Before the distension-evoked contraction was elicited in the proximal colon, a repetitive discharge of EJPs was recorded in the smooth muscle of the mid colon at 1.57 ± 0.36 Hz (range: 1.2–1.9 Hz; N = 13; measured by Continuous Wavelet Transform (CWT) with a Morlet wavelet; See Fig. 1b, c and Supplementary Movie 1). Some EJPs reached action potential threshold (Fig. 1b, Supplementary Movie 1) especially in the mid colon (see electrode position in Fig. 1a, Supplementary Movie 1). Electrical recordings made 1 mm apart in the mid colon showed that EJPs were always highly synchronized at these closely spaced sites (Fig. 1 and Supplementary Movie 1 and Supplementary Movie 2). This is further exemplified in Supplementary Movie 2, which shows an expanded period of Supplementary Movie 1, with EJPs occurring at the same rates, with similar amplitudes and time courses, at both electrodes. The degree of synchronization between EJPs was quantified at increasing electrode separation distances from 1 to 30 mm (when one electrode was in proximal-mid colon and the other in distal colon) (Figs. 2a, 3, Supplementary Movie 3). The median frequency of EJPs that occurred in response to fluid distension is for the range of distances considered is shown in Fig. 4a. The degree of synchronization of electrical activities between the proximal and distal colon was quantified using Wavelet Coherence (WCOH) and Frequency coordination; see the Methodology Section for analysis details and Supplementary Table 1 for analysis results. A major observation was that for all distances considered, during the onset of the CMC contraction in the proximal colon, EJPs were found to discharge synchronously between the proximal and distal colon long before the contraction wavefront had propagated into the distal colon (see Fig. 1a, Supplementary Movie 3 and Supplementary Movie 4).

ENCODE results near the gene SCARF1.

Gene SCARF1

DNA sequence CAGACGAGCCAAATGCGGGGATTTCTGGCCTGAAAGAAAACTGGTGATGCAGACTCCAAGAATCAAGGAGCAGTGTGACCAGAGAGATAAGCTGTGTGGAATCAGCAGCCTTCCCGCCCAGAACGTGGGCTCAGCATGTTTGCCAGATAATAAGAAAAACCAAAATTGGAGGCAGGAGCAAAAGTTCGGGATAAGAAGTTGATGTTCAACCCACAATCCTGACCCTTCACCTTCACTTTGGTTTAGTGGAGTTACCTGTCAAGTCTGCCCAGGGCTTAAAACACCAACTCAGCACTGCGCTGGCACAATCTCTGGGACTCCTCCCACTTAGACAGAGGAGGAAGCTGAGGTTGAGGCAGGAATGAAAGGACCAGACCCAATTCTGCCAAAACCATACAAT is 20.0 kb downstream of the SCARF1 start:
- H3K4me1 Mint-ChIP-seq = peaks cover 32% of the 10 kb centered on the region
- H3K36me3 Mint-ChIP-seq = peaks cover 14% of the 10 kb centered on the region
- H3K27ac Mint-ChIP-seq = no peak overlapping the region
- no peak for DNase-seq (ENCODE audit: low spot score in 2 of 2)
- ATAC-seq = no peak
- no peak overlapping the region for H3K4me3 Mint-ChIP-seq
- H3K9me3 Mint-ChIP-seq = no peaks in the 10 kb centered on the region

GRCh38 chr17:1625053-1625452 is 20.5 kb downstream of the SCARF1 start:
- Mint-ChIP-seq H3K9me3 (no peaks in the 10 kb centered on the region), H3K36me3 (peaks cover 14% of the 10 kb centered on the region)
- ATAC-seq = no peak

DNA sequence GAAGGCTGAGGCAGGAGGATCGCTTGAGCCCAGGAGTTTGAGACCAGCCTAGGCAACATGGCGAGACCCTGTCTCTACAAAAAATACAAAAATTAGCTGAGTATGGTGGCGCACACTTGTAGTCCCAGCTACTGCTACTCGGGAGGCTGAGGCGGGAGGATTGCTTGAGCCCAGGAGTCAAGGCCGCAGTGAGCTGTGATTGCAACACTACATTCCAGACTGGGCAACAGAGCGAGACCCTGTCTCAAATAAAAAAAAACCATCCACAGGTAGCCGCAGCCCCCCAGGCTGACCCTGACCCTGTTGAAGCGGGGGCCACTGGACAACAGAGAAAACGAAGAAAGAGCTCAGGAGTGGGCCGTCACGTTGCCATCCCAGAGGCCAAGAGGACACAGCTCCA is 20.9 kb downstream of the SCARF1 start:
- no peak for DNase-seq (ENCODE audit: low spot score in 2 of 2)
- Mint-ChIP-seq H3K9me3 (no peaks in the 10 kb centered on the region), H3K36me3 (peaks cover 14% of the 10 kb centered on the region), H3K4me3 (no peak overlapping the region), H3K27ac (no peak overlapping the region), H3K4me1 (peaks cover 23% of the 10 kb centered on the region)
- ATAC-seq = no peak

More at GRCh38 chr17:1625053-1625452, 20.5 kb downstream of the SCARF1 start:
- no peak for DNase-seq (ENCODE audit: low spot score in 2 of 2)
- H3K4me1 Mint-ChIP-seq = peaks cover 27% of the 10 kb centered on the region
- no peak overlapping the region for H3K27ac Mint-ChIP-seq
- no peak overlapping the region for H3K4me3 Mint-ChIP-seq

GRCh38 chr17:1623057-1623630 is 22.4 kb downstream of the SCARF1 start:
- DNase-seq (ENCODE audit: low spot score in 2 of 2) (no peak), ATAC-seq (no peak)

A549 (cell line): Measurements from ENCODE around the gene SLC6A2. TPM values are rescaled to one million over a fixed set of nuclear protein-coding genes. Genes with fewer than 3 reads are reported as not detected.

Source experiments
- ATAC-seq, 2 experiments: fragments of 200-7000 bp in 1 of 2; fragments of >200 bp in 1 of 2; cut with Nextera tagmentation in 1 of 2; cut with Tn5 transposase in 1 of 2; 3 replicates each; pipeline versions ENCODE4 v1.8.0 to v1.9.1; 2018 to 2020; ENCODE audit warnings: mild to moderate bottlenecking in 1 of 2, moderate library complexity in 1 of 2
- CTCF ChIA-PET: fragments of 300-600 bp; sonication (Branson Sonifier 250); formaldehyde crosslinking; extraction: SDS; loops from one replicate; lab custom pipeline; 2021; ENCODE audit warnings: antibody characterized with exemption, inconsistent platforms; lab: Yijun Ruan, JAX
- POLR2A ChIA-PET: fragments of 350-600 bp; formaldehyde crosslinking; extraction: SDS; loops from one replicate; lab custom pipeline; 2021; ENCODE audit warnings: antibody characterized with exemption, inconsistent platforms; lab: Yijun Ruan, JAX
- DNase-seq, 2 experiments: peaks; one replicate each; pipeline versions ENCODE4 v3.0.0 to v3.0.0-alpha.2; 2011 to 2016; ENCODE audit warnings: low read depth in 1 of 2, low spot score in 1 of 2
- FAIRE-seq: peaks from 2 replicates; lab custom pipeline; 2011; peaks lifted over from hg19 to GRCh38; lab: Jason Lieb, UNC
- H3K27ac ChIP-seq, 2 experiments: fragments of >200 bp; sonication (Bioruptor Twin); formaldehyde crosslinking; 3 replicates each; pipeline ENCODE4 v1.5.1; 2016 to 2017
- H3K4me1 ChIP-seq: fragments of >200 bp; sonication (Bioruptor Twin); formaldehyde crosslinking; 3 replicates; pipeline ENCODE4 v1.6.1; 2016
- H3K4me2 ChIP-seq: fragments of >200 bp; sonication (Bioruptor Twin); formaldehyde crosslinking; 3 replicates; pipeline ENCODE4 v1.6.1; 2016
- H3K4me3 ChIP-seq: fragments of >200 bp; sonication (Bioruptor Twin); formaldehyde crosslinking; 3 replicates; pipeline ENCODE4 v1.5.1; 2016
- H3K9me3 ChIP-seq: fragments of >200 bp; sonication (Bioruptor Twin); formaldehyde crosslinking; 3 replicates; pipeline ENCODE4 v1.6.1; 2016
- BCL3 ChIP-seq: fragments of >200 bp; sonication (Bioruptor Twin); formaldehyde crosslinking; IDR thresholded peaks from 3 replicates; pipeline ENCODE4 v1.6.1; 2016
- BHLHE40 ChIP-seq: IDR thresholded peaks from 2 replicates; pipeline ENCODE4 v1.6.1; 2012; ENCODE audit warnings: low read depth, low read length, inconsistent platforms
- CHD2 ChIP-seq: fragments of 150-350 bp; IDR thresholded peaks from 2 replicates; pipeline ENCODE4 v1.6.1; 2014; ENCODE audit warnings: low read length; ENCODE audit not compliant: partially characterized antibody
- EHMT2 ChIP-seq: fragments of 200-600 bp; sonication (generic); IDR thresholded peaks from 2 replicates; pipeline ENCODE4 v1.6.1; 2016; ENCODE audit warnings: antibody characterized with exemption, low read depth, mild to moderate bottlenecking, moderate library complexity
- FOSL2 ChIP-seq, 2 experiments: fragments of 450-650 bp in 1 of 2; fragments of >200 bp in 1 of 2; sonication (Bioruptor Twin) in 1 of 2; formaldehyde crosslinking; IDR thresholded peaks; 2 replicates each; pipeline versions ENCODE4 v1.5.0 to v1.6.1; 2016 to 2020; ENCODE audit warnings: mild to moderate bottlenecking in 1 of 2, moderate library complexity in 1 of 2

### Colonic motor complexes without fluid propulsion and effects of nicardipine, atropine and tetrodotoxin

The results above revealed that during aboral propulsion of fluid, there was an increase in temporal coordination of EJPs in the smooth muscle across at least 30 mm of colon. It might be argued that EJP synchronization along the length of colon was induced by fluid movement within the lumen, driven by a neuromechanical loop phenomenon that has been identified recently46. To test this, colonic distension was imposed by inserting a metal rod (2.4 mm diameter) through the lumen, inducing maintained distension (Fig. 5a), but without permitting propulsion of luminal content. Under these conditions, maintained distension-evoked CMCs that were also associated with cyclical bursts of repetitive EJPs that were also found to temporally coordinate between the proximal and distal colon (Fig. 5b, c). The mean discharge frequency of EJPs during bursts was 1.7 ± 0.4 Hz (range: 1.3–2.2; N = 13; measured by CWT; Figs. 4b, 5c-e). When nicardipine (2 µM) was applied, to paralyse the smooth muscle, the coordinated discharges of EJPs persisted (at 1.8 ± 0.5 Hz; range: 1.4–2.4 Hz; N = 8; measured by CWT; Figs. 4b, 5c), even temporally coordinated over an electrode separation distance of 50 mm (Figs.6, 7). This confirms that neither tension changes in smooth muscle nor propulsion of content were responsible for temporal synchronization of ENS activity underlying EJPs.